In his comments at an AGI workshop last year, the Secretary of the Interior noted that when he created the National Biological Survey (NBS) amidst a political maelstrom, he had sought to give the agency the safest, most respected name he could think of -- one connoting that of the USGS. With the former NBS now part of the USGS, the relative calm must be quite welcome, and it seems ill advised to consider name changes that will again roil the political waters.

By focusing on the science, the current name avoids more politically charged designations. Changing the name to include environment or resources will only make the Survey a larger target for budget cutters and ideologues on either side of the political spectrum. Focusing on the science steers a middle course and is most appropriate given the Survey's role as a scientific agency separate from regulatory or management authority.

If the concern is with the breadth of the term, an argument can be made that the term "Geological" is quite broad enough to encompass the disparate functions of the Survey as has been pointed out quite well in the draft AIPG position. I would note in addition that the Geosciences Directorate at the National Science Foundation oversees research in the earth, atmospheric, and ocean sciences, suggesting that the USGS could subsume NOAA without necessitating a name change!

Finally, I share AIPG's concern that losing the USGS name would further erode the already limited prominence of geology in the federal government at a time when this nation desperately needs the very best geological input for decision-making in the areas of hazards, environment, and natural resources. I urge you to take the views of the geoscience community into account as your consideration of this move continues to advance. Better yet, keep the name and focus on showing the nation just what a geoscience agency is capable of accomplishing.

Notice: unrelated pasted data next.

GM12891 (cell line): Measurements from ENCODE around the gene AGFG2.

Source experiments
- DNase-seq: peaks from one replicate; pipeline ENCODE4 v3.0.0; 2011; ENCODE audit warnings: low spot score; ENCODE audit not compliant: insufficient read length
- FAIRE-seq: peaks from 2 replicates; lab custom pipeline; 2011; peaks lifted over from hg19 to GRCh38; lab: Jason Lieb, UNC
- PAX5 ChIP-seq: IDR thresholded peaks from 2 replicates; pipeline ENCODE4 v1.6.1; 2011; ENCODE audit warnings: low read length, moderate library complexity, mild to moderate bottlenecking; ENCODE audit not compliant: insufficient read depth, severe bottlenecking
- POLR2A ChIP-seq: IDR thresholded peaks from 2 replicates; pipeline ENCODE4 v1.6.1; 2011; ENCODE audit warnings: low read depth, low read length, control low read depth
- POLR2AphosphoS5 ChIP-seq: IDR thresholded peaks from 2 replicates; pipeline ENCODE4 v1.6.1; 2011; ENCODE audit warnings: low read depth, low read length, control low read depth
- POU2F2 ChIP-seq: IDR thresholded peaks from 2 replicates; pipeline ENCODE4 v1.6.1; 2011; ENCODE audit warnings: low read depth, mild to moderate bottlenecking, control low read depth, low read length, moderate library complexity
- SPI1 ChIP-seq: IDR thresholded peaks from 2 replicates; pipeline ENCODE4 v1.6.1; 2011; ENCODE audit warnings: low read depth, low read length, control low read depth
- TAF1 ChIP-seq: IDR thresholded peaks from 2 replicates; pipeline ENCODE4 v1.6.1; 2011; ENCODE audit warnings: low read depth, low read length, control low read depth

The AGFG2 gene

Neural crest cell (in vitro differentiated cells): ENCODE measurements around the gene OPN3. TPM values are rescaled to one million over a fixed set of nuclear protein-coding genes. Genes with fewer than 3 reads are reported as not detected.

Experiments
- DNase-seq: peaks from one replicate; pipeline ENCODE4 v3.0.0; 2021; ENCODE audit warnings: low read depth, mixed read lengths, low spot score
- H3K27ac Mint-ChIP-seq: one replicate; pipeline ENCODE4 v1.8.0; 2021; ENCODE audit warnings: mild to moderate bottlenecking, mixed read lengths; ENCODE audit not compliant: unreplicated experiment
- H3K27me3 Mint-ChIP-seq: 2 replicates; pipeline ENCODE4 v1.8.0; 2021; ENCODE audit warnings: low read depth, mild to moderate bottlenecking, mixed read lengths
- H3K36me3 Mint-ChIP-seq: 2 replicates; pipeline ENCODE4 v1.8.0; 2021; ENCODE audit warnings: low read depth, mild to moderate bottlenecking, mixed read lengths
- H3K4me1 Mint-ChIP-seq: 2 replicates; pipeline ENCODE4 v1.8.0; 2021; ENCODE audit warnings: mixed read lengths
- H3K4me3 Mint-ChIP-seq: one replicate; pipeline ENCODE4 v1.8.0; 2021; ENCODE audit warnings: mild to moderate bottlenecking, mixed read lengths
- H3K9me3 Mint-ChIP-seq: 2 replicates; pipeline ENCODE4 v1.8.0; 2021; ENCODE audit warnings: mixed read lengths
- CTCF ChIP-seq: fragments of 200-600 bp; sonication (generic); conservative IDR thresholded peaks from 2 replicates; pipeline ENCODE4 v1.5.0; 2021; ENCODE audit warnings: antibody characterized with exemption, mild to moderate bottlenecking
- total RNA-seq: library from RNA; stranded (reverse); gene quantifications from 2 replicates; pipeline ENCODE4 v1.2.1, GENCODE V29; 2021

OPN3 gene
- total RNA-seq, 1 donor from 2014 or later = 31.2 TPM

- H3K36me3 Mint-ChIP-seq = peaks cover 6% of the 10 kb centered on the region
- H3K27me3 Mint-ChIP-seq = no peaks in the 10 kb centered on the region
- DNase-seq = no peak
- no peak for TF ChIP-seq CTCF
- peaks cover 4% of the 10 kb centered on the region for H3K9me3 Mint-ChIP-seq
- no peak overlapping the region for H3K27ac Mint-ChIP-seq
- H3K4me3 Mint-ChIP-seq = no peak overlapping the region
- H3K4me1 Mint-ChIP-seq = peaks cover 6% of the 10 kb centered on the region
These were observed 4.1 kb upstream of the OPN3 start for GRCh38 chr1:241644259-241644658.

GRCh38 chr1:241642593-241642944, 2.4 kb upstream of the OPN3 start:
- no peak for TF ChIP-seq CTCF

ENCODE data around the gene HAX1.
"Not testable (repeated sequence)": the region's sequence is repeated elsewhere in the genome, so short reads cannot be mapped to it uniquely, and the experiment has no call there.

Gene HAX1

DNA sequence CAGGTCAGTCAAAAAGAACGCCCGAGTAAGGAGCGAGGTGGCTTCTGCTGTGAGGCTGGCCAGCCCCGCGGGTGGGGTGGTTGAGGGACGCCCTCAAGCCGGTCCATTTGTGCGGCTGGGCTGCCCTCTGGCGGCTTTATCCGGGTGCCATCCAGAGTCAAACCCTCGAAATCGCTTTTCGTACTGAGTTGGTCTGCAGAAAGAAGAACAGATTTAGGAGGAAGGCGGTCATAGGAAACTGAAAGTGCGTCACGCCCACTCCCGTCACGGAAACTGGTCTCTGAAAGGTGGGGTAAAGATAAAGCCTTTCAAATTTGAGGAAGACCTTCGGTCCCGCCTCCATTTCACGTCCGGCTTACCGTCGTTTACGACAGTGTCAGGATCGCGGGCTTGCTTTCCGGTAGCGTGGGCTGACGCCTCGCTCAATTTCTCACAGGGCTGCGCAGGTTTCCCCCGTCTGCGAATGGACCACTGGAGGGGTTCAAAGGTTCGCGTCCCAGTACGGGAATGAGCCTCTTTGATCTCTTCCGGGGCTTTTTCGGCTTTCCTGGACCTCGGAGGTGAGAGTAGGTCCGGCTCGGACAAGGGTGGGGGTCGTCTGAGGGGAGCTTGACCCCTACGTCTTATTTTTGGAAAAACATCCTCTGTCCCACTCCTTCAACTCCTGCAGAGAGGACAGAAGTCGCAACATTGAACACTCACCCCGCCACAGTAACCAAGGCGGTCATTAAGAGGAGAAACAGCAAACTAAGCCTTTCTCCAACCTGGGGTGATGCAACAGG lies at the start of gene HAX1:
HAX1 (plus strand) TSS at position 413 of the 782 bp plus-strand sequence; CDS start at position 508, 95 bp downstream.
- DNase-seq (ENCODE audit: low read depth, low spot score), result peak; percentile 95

Sincerely yours,

Edward C. Roy Jr.
President
American Geological Institute

CC: The Honorable Bruce Babbitt, Secretary of the Interior
AGI Member Society Presidents and Executive Directors
AGI Member Society Council


AIPG Position on the Mission and Name of the United States Geological Survey

(adopted April 26, 1997)

AIPG supports keeping "geological" in the name of the United States Geological Survey as a bureau within the Department of Interior.

Geology is "the study of the planet Earth--the materials of which it is made, the processes that act on these materials, the products formed, and the history of the planet and its life forms since its origin." (Glossary of Geology, American Geological Institute, 1987). By AIPG's definition, "geology is the science which treats the Earth and its origin and history, in general; the investigation, including collection of specimens, of the Earth's constituent rocks, minerals, fossils, solids, fluids including surface and underground waters, gases and other material from the center of its core to the outer limits of its atmosphere; the study of the Earth; and the application and utilization of this knowledge of the Earth. The knowledge and principles of geology are also applied to extraterrestrial bodies." By these definitions, geology has vital applications to a variety of national issues ranging from natural resources to hazards to environmental concerns. At a time when more geological information is required to better address numerous environmental issues in response to an expanding population and diminishing resources, geology is more vital to the safety, health and welfare of our citizens, not less.